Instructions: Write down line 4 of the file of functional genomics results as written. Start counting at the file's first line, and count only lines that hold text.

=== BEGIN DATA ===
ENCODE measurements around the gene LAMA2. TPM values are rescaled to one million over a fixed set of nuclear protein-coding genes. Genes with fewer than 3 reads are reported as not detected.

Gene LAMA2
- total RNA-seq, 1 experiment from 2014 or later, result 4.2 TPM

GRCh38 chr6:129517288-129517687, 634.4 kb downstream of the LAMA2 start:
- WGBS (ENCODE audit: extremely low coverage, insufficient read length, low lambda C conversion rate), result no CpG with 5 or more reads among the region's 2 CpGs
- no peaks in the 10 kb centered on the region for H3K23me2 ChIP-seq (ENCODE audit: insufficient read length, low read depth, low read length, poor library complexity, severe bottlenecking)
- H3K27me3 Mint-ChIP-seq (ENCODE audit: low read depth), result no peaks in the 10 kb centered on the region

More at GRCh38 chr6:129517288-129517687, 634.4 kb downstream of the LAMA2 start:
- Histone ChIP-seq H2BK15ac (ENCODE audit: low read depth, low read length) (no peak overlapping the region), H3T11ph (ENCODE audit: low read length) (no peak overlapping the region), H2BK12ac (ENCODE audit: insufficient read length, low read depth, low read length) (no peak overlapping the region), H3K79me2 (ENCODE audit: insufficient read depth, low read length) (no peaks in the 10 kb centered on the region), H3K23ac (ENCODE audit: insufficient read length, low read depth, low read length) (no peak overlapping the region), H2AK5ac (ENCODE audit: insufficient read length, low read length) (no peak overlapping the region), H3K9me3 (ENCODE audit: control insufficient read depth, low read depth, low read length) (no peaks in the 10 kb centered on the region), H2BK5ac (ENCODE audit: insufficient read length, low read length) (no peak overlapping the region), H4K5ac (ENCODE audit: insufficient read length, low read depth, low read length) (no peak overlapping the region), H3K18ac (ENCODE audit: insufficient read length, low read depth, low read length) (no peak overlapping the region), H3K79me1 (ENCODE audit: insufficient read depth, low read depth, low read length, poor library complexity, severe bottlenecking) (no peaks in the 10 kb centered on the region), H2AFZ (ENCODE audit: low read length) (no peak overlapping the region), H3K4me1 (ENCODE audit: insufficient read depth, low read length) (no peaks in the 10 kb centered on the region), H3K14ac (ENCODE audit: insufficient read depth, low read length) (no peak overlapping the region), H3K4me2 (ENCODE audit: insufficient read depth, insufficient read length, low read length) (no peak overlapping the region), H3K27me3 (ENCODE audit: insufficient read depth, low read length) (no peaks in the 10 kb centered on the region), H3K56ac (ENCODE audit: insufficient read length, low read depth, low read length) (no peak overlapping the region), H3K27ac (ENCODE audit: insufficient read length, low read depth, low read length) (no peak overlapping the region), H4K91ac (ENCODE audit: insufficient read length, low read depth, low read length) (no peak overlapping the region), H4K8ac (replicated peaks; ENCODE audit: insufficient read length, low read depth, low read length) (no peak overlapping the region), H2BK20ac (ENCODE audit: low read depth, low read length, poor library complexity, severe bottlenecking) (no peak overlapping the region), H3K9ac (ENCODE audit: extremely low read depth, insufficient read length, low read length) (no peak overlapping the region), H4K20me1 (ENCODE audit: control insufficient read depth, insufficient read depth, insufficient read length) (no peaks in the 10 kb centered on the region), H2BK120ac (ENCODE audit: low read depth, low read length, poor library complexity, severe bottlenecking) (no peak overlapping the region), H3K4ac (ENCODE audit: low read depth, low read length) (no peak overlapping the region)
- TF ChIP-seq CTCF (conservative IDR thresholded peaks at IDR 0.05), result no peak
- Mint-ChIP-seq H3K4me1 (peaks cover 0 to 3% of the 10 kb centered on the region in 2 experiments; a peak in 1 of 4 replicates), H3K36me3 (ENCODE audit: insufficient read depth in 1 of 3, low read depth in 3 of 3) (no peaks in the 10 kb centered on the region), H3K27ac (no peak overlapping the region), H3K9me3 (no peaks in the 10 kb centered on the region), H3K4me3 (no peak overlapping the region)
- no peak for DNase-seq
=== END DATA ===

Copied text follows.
GRCh38 chr6:129517288-129517687, 634.4 kb downstream of the LAMA2 start: